A simple concept, often used in troubling ways. I’ve just come back from the movie Fair Game, based on actual events which gave rise to the American invasion and war in Iraq. A simple phrase used by President George W Bush described as a fact that the Iraqis had purchased uranium from Niger. This was to support the proposition, now discredited, that the Iraqis were building a nuclear bomb.  Joe Wilson, a former Ambassador played by Sean Penn knew this to be a lie – not just something that wasn’t supported – but something that enquires had established didn’t happen. So what do to?

Amy Gallo in her ‘When you think the strategy is wrong’ lists three things to do before disagreeing:

  • Understand the big picture – use your networks to understand the political complexities and assumptions used
  • contextualise your concerns – what is it about me that gives me some concern? What am I feeling?
  • Ask others for input – look to your peers and others. Explain your concerns and get other’s perspectives

These events are tragic. Countless dead and I doubt the world is any safer now than it was 10 years ago. It seems trivial to say that getting as close to the truth as you can before starting a war, might be a good idea. And if you know that one has or is about to be started based on a lie, how far do you go? Especially if those you need to confront include some of the most powerful men on the planet.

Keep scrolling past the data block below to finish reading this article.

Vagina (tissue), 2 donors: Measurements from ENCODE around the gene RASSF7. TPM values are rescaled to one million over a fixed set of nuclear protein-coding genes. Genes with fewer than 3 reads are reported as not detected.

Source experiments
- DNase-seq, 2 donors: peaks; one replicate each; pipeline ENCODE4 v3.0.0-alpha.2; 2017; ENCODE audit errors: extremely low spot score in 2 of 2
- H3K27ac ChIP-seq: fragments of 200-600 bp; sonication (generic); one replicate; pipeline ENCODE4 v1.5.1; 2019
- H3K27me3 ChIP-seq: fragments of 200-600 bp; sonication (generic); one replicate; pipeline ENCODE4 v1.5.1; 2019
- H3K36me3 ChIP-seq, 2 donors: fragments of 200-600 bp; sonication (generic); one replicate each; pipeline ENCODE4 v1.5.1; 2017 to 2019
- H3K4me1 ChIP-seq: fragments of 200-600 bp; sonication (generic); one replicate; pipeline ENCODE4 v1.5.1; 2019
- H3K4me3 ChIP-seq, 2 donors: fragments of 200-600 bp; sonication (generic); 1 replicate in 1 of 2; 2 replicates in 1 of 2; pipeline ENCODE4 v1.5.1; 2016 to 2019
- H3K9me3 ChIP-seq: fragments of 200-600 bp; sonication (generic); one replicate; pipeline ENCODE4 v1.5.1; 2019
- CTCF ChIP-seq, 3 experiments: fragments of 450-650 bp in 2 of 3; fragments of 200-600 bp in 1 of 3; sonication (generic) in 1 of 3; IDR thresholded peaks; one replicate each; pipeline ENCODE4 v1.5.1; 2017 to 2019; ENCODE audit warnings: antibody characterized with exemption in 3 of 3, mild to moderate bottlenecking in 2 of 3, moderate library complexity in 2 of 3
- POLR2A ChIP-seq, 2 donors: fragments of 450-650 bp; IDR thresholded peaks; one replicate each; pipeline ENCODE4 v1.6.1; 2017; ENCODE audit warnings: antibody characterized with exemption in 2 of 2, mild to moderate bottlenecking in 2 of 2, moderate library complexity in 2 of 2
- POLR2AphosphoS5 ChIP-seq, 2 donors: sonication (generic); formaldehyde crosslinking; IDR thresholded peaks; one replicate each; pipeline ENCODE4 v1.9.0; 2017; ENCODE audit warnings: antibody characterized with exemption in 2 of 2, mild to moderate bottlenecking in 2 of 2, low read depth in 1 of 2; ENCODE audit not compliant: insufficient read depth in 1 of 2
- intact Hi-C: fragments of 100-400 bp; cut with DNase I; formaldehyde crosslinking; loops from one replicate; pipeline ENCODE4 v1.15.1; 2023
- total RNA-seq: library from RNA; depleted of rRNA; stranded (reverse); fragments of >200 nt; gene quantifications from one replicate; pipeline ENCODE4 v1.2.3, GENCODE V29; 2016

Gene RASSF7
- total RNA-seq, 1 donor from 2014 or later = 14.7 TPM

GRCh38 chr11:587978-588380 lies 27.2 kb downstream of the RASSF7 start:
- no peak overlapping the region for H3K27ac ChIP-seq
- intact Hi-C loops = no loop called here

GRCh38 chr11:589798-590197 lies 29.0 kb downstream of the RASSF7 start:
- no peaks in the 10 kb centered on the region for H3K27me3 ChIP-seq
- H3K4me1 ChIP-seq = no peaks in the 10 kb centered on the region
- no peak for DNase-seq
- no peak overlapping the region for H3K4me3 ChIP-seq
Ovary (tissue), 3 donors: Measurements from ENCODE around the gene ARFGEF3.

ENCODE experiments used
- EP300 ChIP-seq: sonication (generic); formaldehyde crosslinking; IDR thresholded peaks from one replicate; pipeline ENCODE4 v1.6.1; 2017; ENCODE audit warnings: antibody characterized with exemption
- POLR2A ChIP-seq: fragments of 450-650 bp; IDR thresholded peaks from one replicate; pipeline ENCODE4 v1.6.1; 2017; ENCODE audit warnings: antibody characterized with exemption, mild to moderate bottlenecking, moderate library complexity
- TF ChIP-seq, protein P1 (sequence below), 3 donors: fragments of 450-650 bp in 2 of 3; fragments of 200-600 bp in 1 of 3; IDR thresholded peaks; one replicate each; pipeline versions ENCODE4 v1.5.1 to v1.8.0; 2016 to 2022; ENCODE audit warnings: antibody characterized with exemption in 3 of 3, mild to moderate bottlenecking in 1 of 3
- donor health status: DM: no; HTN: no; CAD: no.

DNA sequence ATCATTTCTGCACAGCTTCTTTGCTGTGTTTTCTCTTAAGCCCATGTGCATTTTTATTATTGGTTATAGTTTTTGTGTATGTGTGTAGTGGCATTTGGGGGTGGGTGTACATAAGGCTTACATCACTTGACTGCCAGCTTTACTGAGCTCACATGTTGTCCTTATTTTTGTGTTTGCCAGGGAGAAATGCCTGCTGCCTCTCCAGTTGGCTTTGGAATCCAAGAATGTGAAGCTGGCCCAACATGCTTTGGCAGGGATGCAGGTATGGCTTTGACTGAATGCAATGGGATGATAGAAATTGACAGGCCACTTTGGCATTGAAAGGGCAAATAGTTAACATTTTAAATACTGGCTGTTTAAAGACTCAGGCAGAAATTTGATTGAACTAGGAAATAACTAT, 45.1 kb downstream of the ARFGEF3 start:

Earlier this week as I was driving into my local cafe (well the carpark) a van being driven enthusiastically with some urgency drove out: Chinese Christian Truth Church  read the signage on the side.

In a leadership role dealing with the complexities of human behaviour, change and differing mental models makes dealing with the truth, well, not really the point.

Keeping your "truth" speeches in the right place

How a team is put together, performs, strategises, implements, deals with adversity are not simple right-wrong propositions. But if there is a truth: something indisputable, the results, the findings, especially if it’s simply communicated, it can be really important for leaders to express it. And that might mean expressing both up and down something quite unpalatable.

I feel a twinge of fundamentalism when I hear someone express their views as the truth. Occasionally it has a more Monty Pythonesque feel about it, like the van, but we need to take some care. Honest we must be, but pushing forward that your honesty is in fact the truth should be saved for mission critical moments. 

Strange thought really: be honest, but spare the truth talks. Like Joe Wilson did, when it mattered. John Lennon’s Imagine played soothingly on the drive home. Beautiful song. Now that is the truth!

Honour what’s right, not what someone else made up